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9 Eco-Friendly Ways to Make Baking Soda Part of Your Routine

Written by Dr. Group, DC Founder
A bowl of baking soda and lemons.

Wouldn’t it be great if there was a versatile, eco-friendly substance that could clean everything from your teeth to your oven safely and effectively? That could gently soothe your skin and freshen the air in your home? Well, this amazing substance exists, and you probably have a box of it in your kitchen cabinet right now. It’s baking soda, and it has an incredible variety of personal and household uses.

Why Use Baking Soda?

Also known as sodium bicarbonate, baking soda is an odorless, crystalline powder with alkalinizing and electrolyte-replacing properties.[1] You may know it best as an ingredient in your favorite cookie recipe! Don’t confuse it with the similar-looking baking powder!

If you’re seeking an eco-friendly alternative to chemical-laden household products, baking soda is an ideal solution. It is non-toxic and gentle, yet surprisingly powerful and effective. It’s inexpensive and you can find it at pretty much any grocery store, pharmacy, or bodega.

Best of all, this humble substance is incredibly versatile. Let’s look at some of the benefits of baking soda and nine ways to use it.

9 Ways to Use Baking Soda

Whether you’re looking to whiten your teeth or freshen your carpet, baking soda is a safe, affordable, and eco-friendly option.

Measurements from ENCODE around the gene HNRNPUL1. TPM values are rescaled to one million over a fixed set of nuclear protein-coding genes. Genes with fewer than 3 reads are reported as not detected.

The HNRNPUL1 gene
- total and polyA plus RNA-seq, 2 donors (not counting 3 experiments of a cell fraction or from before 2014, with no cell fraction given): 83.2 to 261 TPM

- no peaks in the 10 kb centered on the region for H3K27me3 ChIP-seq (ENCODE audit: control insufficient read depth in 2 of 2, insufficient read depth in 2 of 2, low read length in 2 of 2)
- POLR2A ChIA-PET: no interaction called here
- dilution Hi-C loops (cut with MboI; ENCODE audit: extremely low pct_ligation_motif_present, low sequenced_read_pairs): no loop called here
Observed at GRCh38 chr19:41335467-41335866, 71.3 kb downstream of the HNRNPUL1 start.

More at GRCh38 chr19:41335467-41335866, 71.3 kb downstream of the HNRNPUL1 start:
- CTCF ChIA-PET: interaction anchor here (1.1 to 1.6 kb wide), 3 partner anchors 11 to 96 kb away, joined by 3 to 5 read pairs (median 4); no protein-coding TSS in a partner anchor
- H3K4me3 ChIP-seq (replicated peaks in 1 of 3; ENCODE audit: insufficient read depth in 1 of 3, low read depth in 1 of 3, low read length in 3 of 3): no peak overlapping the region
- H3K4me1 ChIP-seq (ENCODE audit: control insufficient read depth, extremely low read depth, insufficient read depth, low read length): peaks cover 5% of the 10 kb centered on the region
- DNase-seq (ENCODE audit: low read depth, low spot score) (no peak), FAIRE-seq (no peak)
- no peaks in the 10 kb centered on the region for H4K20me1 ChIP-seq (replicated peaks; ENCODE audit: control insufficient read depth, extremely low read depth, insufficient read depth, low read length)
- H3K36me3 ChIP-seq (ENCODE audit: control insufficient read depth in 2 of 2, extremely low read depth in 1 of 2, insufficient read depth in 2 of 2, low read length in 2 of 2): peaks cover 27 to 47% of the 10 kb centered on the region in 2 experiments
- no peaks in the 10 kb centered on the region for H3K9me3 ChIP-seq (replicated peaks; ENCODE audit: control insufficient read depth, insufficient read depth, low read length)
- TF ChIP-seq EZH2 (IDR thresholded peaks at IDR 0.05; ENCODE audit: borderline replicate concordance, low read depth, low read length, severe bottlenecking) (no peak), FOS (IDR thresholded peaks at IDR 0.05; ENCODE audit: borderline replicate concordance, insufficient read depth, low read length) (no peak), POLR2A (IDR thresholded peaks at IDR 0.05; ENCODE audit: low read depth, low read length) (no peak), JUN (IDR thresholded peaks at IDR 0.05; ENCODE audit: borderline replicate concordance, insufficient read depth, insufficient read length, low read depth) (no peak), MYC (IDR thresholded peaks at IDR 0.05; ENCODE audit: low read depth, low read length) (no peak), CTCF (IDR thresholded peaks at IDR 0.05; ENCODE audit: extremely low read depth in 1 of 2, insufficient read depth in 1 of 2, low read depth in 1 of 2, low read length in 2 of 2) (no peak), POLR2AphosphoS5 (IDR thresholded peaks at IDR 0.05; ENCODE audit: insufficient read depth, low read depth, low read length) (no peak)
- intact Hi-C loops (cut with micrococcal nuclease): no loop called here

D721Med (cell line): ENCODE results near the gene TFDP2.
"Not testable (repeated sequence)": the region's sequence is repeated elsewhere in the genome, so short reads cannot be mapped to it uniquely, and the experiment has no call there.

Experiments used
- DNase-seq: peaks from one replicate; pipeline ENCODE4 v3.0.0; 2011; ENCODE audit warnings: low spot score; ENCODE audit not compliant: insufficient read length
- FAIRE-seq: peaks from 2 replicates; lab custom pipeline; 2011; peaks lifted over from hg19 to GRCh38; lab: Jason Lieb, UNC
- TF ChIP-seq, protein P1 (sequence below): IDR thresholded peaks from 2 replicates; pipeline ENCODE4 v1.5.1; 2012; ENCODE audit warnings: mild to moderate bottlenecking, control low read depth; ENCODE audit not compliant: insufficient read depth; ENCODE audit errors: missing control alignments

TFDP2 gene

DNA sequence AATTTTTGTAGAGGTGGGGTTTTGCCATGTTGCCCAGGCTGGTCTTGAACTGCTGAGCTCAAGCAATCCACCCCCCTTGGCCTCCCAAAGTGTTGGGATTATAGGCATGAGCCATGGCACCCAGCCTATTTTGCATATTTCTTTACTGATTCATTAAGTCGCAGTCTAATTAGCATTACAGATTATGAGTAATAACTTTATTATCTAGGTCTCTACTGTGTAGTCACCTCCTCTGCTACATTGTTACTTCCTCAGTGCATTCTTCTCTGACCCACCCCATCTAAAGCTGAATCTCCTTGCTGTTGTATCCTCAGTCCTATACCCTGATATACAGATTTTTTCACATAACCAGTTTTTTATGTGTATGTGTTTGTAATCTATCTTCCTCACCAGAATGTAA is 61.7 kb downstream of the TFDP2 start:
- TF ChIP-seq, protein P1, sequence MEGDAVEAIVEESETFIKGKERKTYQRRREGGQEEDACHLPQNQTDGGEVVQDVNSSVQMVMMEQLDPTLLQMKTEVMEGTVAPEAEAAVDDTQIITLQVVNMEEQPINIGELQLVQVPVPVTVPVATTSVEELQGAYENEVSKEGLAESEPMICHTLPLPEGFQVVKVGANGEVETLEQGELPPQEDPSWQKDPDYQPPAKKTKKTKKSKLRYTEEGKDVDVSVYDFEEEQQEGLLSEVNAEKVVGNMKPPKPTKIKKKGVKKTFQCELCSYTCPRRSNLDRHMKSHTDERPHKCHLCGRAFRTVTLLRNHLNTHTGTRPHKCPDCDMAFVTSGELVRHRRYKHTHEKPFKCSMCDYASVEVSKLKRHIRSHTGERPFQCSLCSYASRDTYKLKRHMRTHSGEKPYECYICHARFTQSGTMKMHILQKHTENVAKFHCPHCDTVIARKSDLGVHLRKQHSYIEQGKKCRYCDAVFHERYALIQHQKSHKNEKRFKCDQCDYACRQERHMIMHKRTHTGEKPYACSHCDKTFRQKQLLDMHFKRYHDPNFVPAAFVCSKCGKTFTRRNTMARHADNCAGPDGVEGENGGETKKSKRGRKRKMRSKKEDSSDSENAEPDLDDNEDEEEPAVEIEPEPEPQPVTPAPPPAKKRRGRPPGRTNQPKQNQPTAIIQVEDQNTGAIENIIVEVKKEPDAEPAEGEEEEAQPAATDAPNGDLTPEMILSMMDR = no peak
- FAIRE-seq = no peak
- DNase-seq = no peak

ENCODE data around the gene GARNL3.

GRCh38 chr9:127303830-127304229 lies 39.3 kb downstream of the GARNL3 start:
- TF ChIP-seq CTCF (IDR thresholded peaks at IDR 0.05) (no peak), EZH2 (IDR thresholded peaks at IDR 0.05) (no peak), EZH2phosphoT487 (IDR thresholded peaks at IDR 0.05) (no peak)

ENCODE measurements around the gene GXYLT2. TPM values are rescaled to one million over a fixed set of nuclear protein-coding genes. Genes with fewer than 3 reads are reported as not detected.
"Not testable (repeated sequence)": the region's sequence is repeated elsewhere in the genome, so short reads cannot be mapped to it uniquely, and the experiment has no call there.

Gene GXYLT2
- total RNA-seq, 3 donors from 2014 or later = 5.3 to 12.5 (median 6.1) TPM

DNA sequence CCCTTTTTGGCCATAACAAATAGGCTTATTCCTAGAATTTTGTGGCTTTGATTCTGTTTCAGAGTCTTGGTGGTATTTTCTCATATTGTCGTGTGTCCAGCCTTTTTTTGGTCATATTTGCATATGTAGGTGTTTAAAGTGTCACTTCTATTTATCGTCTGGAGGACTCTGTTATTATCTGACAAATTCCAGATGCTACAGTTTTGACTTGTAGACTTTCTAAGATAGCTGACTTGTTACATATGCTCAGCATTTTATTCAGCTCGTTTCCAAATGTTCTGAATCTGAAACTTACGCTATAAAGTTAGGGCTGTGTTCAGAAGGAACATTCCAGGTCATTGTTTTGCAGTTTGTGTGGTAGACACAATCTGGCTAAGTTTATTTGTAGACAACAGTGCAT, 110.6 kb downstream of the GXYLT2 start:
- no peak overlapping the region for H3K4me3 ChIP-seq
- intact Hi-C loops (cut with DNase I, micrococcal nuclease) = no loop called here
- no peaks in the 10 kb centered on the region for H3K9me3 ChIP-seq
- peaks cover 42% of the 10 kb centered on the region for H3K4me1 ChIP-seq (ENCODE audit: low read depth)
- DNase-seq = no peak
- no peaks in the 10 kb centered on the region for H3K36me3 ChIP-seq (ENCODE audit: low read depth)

Personal Health Uses

The first category for uses of baking soda involves personal care.

1. Cleans Your Teeth & Freshens Your Breath

To get your teeth squeaky-clean, consider switching to a toothpaste that contains baking soda. Compared to regular toothpaste, baking soda removes more cavity-causing plaque without damaging enamel.[2, 3] And brushing with baking soda toothpaste removes more stains than regular toothpaste![4]

In addition to gently cleaning and whitening teeth, baking soda can also freshen your breath. Plaque and debris in your mouth cause bacterial growth that makes breath smell bad.[5] Toothpaste containing a high concentration of baking soda can prevent this before it starts.[5]

How to Use: Use a fluoride-free toothpaste with baking soda, or make your own with this recipe.

Baking Soda Toothpaste

Clean your mouth naturally with this simple baking soda toothpaste.

  • Glass jar with lid
  • Measuring cup
  • Spoon for stirring
  1. Put baking soda in a jar.
  2. Add sea salt and essential oil.
  3. Slowly pour in hot water. Stir baking soda and water until toothpaste reaches desired consistency. Let sit overnight.

2. Acts As a Natural Deodorant

An effective deodorant is key to good hygiene, but it can be hard to find one that works well — especially if you want to avoid synthetic ingredients. Baking soda absorbs odors, and many people have found it to be useful as a natural deodorant.[6]

What makes baking soda a good deodorant? Alkaline baking soda appears to change the pH of acidic sweat in a way that neutralizes odor.[6]